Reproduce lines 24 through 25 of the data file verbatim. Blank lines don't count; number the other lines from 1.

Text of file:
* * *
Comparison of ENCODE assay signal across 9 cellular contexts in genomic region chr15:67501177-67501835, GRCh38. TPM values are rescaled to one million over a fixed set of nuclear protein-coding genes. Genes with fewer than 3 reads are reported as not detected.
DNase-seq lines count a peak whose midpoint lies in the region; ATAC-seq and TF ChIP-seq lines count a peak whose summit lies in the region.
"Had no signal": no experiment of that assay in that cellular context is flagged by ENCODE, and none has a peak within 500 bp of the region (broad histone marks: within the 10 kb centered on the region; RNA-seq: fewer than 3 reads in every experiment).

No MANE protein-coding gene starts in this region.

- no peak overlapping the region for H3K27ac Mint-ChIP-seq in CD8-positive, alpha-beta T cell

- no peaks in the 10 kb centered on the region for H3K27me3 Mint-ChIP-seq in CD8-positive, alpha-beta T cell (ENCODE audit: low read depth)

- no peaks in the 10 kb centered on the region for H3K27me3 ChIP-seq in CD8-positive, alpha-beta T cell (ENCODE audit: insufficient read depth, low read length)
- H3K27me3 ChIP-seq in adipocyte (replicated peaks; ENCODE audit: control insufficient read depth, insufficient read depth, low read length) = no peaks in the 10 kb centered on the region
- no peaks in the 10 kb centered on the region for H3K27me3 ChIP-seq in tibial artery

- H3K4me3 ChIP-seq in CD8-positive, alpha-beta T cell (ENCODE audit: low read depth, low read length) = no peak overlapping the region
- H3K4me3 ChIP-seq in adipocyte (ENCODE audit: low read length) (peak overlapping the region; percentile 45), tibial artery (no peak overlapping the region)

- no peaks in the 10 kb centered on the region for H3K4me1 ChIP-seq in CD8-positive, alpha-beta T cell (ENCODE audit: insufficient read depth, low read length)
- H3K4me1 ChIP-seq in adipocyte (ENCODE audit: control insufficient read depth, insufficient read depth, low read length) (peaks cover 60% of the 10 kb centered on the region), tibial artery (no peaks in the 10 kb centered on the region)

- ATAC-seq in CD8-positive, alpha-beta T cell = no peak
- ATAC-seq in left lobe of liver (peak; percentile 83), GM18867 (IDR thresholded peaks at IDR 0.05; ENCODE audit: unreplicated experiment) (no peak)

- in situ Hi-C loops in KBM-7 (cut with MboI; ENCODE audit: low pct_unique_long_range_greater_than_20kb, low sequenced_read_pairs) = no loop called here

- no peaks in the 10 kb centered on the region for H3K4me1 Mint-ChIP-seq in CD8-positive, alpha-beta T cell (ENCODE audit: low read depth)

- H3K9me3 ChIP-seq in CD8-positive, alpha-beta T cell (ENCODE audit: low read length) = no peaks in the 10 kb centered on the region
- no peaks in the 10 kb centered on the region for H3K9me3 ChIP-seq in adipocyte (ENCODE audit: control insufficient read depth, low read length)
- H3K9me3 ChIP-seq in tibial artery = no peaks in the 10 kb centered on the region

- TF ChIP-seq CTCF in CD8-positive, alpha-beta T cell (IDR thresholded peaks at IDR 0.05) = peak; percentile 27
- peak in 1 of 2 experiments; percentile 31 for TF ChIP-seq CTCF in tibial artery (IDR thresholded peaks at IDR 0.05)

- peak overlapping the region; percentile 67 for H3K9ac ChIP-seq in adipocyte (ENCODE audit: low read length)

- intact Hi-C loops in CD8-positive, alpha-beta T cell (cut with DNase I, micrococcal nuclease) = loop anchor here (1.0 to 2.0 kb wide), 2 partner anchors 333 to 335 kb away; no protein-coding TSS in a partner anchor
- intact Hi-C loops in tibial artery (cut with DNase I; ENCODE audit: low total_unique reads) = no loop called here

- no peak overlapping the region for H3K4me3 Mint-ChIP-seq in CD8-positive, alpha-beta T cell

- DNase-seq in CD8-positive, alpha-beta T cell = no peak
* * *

- intact Hi-C loops in CD8-positive, alpha-beta T cell (cut with DNase I, micrococcal nuclease) = loop anchor here (1.0 to 2.0 kb wide), 2 partner anchors 333 to 335 kb away; no protein-coding TSS in a partner anchor
- intact Hi-C loops in tibial artery (cut with DNase I; ENCODE audit: low total_unique reads) = no loop called here